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When I was searching the name of the Moon's largest crater, many websites said that it was the South Pole-Aitken Basin. But in some definitions I've found, the word "crater" is used to describe smaller impacts on the Moon surface, and since the South Pole-Aitken Basin has a diameter of almost 2500 km, I'm not sure if you could say that the South Pole-Aitken Basin is the Moon's largest crater.

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The French version of the Wikipedia article has a "nomenclature" section, absent from the English version. It says:

Lorsque l'énergie cinétique de l'impacteur est suffisante pour atteindre le manteau à travers la croûte et provoquer des épanchements magmatiques, on parle de bassin d'impact et non plus de cratère d'impact.

Which roughly translates to:

When the kinetic energy of the impacting body is sufficient to reach the mantle through the crust and trigger magmatic outpourings, the term impact basin is used instead of impact crater.

However, there is no reference to back this claim, so I would take this with a pinch of salt...

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The International Astronomical Union (IAU) is the official naming body in astronomy, and they also set the terms used to describe planetary features. For example, you may have heard of "Mons" (Olympus Mons on Mars, for instance) – that term "Mons" means "mountain" and is an official term from the IAU.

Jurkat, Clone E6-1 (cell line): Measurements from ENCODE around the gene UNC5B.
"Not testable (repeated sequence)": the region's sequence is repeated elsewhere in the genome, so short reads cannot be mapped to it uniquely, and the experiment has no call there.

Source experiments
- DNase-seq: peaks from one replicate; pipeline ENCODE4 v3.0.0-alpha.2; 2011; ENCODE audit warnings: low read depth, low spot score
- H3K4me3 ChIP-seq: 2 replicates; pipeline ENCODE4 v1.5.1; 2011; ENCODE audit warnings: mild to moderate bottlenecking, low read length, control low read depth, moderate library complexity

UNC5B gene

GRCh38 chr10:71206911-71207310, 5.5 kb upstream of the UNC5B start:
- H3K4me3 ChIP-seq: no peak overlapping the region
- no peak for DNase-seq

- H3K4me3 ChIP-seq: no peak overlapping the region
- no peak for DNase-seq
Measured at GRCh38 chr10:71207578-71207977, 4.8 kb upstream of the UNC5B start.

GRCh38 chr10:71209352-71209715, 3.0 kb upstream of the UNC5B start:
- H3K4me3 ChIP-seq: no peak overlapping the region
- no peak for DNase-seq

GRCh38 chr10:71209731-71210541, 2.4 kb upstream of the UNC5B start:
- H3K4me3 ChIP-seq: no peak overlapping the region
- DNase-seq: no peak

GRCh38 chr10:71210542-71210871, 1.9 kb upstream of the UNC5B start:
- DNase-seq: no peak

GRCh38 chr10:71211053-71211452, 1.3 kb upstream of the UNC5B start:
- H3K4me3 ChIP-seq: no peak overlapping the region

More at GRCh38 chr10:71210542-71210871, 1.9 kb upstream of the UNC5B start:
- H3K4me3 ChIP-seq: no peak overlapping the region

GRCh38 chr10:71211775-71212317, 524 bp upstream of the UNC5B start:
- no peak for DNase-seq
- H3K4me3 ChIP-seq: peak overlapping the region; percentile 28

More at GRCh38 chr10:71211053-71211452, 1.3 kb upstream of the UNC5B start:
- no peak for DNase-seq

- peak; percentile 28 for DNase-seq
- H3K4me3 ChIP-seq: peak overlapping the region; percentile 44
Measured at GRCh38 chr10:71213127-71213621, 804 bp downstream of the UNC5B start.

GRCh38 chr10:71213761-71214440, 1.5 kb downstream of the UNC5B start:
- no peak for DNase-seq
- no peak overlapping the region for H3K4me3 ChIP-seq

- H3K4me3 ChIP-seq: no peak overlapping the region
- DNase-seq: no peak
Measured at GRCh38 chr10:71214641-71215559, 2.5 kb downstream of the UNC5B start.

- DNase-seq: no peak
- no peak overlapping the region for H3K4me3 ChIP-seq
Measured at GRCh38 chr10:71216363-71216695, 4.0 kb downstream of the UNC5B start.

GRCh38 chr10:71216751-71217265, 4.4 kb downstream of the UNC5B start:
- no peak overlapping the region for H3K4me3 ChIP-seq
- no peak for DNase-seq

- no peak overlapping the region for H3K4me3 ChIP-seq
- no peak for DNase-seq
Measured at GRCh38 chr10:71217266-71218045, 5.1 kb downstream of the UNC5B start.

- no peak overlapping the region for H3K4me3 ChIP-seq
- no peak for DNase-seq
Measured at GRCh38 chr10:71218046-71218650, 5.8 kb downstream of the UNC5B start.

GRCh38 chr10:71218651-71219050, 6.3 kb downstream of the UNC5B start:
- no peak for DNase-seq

The IAU does not have any official nomenclature nor term that is "basin." Therefore, the term "basin" is purely colloquial/informal so far as official nomenclature goes.

In contrast, a "crater" is, basically, a circular cavity carved into the surface. There are several types of craters, including volcanic calderas which are craters, pit craters (collapsed lava tubes), and impact craters. Impact craters are craters that are formed when a projectile hits with enough energy to excavate that cavity.

Impact craters range in size from micrometers ("zap pits") formed by what we might think of as space dust or micrometeorites, to thousands of kilometers across. So, the South Pole-Aitken feature is technically a crater. So is Herschel on Mimas (the "Death Star" moon). So is Caloris on Mercury, Hellas and Utopia on Mars, etc. Even though these are thousands of kilometers across (except Herschel, that's about 150 km across), so far as official nomenclature goes, they are all just "craters."

However, sometimes colloquial terms are used more often than official terms. "Basin" is one of those terms, and it tends to be used to describe craters that are several hundred kilometers across or larger. So, all those I mentioned in the previous paragraph (again except Herschel) tends to be colloquially referred to as a "basin."

So, the South Pole-Aitken "Basin" is the Moon's largest known impact crater. Nomenclature doesn't matter, it is what it is and was formed when an object several hundred kilometers across hit the moon very early in the solar system's history.

(Full context: I am a planetary scientist who has studied impact craters for ~15 years, including having built the largest global crater databases for the Moon and Mars. I actually asked this question a few years ago at the Planetary Crater Consortium meeting a few years ago and the above was explained to me. Ever since then, I always refer to impact craters as "craters" in my papers, even if they are colloquially referred to as "basins," because that's the formal, proper nomenclature.)

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